Nurses Strike At Children’s Hospital Oakland Over Health Plan
OAKLAND (CBS SF) — More than 100 nurses and other medical staff picketed outside Children’s Hospital Oakland Thursday as part of a five-day strike that began this morning in protest of a proposed decrease in their employer-covered health care expenses.
The strike was called because hospital management recently presented the nurses with a proposal that would cost them thousands of dollars more each year for health care benefits for their families.
Under one option in the proposed plan, nurses would have to pay about 15 percent of yearly medical expenses in a monthly co-pay system. This would mean they would pay about $4,000 more each year to utilize health care for their families at Children’s Hospital, spokeswoman Erin Goldsmith said.
Right now, the nurses do not make any contributions to plans that provide their family health care at Children’s Hospital, Goldsmith said.
Administrators are also offering two other health care options in the disputed proposal.
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The second option is a health maintenance organization plan that uses Kaiser and that is fully paid by the hospital, Goldsmith said.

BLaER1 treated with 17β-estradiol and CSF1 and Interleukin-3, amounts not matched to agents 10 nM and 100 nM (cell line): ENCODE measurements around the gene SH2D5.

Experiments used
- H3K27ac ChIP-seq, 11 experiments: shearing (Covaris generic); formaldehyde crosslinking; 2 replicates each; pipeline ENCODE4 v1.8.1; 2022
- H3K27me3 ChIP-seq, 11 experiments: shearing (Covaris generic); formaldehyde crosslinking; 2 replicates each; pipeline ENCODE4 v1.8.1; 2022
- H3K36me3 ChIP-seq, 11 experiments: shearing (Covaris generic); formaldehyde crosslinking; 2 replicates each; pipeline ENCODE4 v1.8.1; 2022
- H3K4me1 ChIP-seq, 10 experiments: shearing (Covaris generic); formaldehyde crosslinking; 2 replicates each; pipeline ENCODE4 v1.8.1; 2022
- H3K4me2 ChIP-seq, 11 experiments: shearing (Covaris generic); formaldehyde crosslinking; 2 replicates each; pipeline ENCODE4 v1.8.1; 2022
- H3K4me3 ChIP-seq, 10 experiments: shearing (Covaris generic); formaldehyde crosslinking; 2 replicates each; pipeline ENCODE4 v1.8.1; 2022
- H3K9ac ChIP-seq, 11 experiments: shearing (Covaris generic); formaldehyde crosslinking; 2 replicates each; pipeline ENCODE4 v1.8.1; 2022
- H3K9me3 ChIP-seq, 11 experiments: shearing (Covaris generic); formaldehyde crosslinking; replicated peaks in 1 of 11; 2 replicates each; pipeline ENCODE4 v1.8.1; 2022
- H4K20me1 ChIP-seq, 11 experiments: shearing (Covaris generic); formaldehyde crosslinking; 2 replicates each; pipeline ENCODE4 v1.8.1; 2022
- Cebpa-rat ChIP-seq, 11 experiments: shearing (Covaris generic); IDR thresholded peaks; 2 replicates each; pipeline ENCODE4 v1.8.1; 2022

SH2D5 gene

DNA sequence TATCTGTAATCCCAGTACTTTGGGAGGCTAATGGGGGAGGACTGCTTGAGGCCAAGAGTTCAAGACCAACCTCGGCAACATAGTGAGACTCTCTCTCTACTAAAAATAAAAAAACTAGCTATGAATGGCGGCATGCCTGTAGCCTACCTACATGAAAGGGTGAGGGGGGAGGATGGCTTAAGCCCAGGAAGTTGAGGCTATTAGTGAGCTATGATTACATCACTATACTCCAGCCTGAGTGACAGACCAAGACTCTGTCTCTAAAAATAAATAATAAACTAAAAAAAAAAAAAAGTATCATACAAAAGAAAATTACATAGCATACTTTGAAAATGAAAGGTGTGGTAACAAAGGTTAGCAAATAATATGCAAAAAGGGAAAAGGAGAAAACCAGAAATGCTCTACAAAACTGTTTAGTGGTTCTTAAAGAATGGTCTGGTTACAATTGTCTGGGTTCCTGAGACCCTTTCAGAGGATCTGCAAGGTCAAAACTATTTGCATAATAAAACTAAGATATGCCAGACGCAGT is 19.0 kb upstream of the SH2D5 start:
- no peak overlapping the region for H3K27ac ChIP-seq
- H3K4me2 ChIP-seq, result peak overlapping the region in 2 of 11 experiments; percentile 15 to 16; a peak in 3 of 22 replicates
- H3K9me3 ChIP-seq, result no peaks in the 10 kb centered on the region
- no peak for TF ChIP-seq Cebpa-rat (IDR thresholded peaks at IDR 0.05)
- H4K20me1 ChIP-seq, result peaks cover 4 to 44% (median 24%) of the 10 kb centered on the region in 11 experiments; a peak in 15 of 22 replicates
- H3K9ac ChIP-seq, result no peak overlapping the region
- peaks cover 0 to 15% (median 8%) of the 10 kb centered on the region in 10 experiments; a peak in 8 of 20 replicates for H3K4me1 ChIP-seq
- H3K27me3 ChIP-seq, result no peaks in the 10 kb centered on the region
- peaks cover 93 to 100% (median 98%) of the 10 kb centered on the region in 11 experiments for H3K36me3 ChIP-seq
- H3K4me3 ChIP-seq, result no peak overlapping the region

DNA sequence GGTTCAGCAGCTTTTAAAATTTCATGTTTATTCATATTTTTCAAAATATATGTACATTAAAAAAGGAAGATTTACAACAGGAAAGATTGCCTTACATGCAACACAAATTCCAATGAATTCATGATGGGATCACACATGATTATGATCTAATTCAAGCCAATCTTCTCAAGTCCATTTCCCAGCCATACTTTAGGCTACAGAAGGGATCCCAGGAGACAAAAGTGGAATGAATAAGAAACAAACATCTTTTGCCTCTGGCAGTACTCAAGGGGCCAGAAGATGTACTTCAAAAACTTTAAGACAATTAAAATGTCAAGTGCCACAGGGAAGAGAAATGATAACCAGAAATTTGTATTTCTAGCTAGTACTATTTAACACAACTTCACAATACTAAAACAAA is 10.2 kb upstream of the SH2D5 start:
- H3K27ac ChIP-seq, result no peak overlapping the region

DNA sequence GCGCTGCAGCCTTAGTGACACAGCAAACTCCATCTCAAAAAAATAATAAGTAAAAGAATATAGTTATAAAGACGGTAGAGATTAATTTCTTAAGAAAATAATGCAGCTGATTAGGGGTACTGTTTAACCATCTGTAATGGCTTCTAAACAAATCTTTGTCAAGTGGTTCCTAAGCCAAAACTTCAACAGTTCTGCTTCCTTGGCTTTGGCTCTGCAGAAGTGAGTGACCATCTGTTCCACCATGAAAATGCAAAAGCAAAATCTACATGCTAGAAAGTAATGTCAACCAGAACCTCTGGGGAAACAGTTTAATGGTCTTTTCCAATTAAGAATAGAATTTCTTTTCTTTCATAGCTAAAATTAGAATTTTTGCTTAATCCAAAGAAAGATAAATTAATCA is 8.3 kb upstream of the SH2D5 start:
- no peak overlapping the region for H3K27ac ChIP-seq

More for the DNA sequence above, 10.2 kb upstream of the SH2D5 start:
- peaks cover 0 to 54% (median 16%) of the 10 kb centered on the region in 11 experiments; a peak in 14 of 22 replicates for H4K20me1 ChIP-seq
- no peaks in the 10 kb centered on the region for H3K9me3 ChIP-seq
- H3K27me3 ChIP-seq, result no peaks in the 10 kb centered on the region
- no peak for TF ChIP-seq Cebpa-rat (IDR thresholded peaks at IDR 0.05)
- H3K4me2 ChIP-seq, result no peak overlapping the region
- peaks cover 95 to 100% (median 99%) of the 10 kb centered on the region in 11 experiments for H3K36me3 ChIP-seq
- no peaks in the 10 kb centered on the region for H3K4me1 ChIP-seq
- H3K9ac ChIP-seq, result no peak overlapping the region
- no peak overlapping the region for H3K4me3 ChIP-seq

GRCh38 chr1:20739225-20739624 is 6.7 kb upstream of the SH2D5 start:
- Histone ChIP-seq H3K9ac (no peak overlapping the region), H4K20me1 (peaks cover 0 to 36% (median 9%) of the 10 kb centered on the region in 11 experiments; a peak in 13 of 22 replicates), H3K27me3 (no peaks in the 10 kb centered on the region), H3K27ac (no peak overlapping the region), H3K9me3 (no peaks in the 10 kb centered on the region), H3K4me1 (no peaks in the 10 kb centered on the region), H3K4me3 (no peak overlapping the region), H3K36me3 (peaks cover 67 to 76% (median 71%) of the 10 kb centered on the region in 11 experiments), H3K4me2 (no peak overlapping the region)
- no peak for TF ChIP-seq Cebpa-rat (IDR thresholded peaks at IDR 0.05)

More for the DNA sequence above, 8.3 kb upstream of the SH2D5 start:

The last option is a preferred provider organization plan, but with a high deductible paid by employees, she said.
The hospital proposed a change in the health care plan to the California Nurses Association , which represents the nurses, last May before the previous three-year contract expired in July, Bayer said.
The union, which represents about 750 nurses at the hospital, engaged in negotiations until October, when the nurses felt they reached an impasse. The nurses then picketed for three days, said Deborah Bayer, who has been a nurse at the hospital since 1987.
“We thought we had to get their attention. We weren’t going to accept that kind of treatment,” she said.
Administrators made similar proposals with health care reductions until April, when nurses again felt like they were not making progress and announced they were planning Thursday’s strike.
Goldsmith said the medical center was aware of the planned strike and that administrators will continue negotiations after it ends, but that there have been no plans to revise the proposal made to CNA.
She said about 30 percent of people who planned to strike instead crossed the picket line and they are working today. Most of those who are picketing are not receiving pay.
“We did reschedule elective surgeries until after the strike, but we’re open for emergency and trauma-related surgeries,” she said.
Goldsmith also emphasized that administrators are sticking to an earlier claim that nurses at the hospital earn an average of about $67 per hour.
“The nurses aren’t happy that number is out there, but it’s a fact,” she said.
That figure is calculated based on nurses who work 40 hours each week, Goldsmith said.
“A lot of nurses don’t work 40 hours a week. They can afford to not work that much,” she said.
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